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Given, for example, a line integral like $$ \int_\gamma f \; ds $$ with $f$ not further defined, yet.

  • What happens, if the contour $\gamma$ happens to be a fractal curve?

Since all fractal curves (to my knowledge) are not differentiable and have an infinite length, we should run into some trouble. Further questions of interest are:

  • What happens if the integral is taken over a Julia Set?
  • What happens in the case of a space-filling curve? Do we get a surface integral then?

I'd be glad, if anybody could wrap her/his 2.79-Hausdorff-dimensional brain surface around it!

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Lebesgue integration en.wikipedia.org/wiki/Lebesgue_integration can integrate very nasty domains I believe –  Thomas Rot Jan 31 '12 at 11:43
@ThomasRot: Do you know example or an application of those integrals? –  draks ... Jan 31 '12 at 11:45
Any Riemann integrable function is Lebesgue integrable with the same value, so all integrals you know are computable in Lebesgue sense. Applications where the Riemann integral is insufficient are abundant. It often comes up in statistics/stochastics/probability theory I believe –  Thomas Rot Jan 31 '12 at 11:57
related –  NikolajK Jan 31 '12 at 14:01
As for applications: people do solve the Laplace equation or the wave equation in the interior of the Koch snowflake, and to do that they need to compute integrals on the boundary curve and so on. This is motivated for concrete applications. –  Mariano Suárez-Alvarez Jan 31 '12 at 17:47

2 Answers 2

up vote 19 down vote accepted

Re @Thomas Rot's comment: Lebesgue integration is just the thing here. However, if the fractal in question is a subset of some nice measure space, e.g. $\mathbb{R}^n,$ then the measure one will use in the Lebesgue integration shouldn't be the inherited Lebesgue measure. Otherwise, one gets dumb results: the Lebesgue measure of a subset of $\mathbb{R}^n$ of strictly fractional Hausdorff dimension is, almost by definition, 0.

Instead, one must use the Hausdorff measure as specified in, say, Stein and Shakarchi's book Real Analysis, on pages 325--327. The definition is that the exterior $\alpha$-dimensional Hausdorff measure of a subset $E \subset \mathbb{R}^d$ is $$m_\alpha^\ast(E) = \lim_{\delta \to 0} \inf \left\{\sum_k(\mbox{diam }F_k)^\alpha\ \left|\ E \subset \bigcup_{k=1}^\infty F_k,\ \mbox{diam }F_k \leq \delta\ \forall k\right.\right\}.$$ One can show that this is in fact an outer measure in the sense of Caratheodory, and restricting it to Borel sets yields a measure. The Hausdorff dimension of a Borel subset $E\subset \mathbb{R}^n$ is the infimum over all $\alpha$ with $m_\alpha^\ast(E) = 0.$ Equivalently it is the supremum over all $\alpha$ with $m_\alpha^\ast(E) = \infty.$

With this measure one can, presumably, do Lebesgue integration and differentiation as usual. (One might still get boring results: say the set has Hausdorff dimension $\delta.$ It might be the case that the set's $\delta$-dimensional Hausdorff measure is 0.)

This is just general measure theory, though. As far as I know, oriented integration theory (e.g. line integrals and Stokes's theorem) hasn't yet been generalized to fractals, though there is a notion of Laplacian on some fractals, as explained in an article of Strichartz.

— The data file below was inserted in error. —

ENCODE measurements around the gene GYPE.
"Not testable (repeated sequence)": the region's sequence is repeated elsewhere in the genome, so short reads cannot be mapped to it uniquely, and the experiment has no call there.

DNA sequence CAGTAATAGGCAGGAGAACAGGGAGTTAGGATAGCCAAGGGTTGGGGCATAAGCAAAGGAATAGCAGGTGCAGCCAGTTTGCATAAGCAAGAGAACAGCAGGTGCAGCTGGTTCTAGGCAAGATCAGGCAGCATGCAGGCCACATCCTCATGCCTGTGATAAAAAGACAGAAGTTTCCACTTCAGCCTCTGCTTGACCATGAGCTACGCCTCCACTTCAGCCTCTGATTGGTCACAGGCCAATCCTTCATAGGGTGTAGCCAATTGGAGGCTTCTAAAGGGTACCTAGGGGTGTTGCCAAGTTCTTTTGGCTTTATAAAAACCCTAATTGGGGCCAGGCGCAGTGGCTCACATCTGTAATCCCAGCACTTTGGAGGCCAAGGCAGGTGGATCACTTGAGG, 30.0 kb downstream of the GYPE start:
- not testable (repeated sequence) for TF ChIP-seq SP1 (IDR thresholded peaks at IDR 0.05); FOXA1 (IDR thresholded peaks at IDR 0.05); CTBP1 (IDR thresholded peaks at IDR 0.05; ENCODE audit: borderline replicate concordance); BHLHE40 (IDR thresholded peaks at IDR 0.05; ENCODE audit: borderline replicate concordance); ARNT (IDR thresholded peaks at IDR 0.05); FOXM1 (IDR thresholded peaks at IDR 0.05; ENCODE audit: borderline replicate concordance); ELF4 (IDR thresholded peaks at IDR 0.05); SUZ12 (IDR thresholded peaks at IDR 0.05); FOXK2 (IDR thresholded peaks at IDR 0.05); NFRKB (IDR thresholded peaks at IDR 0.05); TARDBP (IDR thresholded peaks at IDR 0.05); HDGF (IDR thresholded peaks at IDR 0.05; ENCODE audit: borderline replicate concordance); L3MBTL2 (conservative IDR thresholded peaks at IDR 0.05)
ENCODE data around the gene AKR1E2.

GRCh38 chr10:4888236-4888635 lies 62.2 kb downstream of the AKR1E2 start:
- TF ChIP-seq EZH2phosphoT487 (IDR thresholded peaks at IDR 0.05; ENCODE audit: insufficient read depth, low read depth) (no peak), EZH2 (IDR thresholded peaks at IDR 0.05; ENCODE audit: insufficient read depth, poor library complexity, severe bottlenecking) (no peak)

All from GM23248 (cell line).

If one is content to remain with general measure theory, one gets the following eerie result, Theorem 3.1 in Chapter 7 of Stein and Shakarchi:

There exists a curve $\mathcal{P}:[0,1] \to [0,1]\times [0,1]$ such that

  • $\mathcal{P}$ is continuous and surjective.
  • The image under $\mathcal{P}$ of any subinterval $[a,b] \subset [0,1]$ is a compact subset of the square of (two-dimensional) Lebesgue measure $b - a.$
  • There are subsets $Z_1 \subset [0,1]$ and $Z_2 \subset [0,1]\times[0,1],$ each of measure zero, such that $\mathcal{P}|_{[0,1]\setminus Z_1}:[0,1]\setminus Z_1 \to [0,1]\times [0,1] \setminus Z_2$ is bijective and measure preserving!

(cue eerie music)

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+1 for the link ;-)... and the answer of course. –  draks ... Jan 31 '12 at 21:39
Could you help answering this question? –  draks ... Apr 5 '12 at 18:12
Is there a geometric explanation or a layman's analogy that would explain how a fractal is bijective and measure-preserving? –  Atav32 Jan 15 '13 at 4:02

Sure, there are several ways to integrate over fractals. Jenny Harrison has worked out a lot using chains, Boris Katz has some papers you could look up... there is this using fractal measures http://arxiv.org/pdf/chao-dyn/9804006.pdf, and http://www.minet.uni-jena.de/geometrie/publicat/pdffiles/iwrtff1_ptrf98.pdf using fractional calculus. I have been formulating methods using the hyperreal number system, where, for instance, the limit case of the Cantor middle thirds set is a set of closed infinitesimal length intervals. An integral over infinitesimal elements can be defined, then the integrals summed over the whole fractal. See also "Analysis on Fractals" by Robert Strichartz.

John Starrett

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Thanks for the links. I like Zyczkowski's way of writing! –  draks ... Nov 23 '13 at 22:03
@user110946, do you have references for the papers by by Harrison and Katz? –  user72694 Nov 25 '13 at 12:15
My paper on the technique will be appearing in the American Mathematical Monthly later this year. It is called Hyperreal Fractals and Integration. –  user110946 Feb 25 '14 at 18:12

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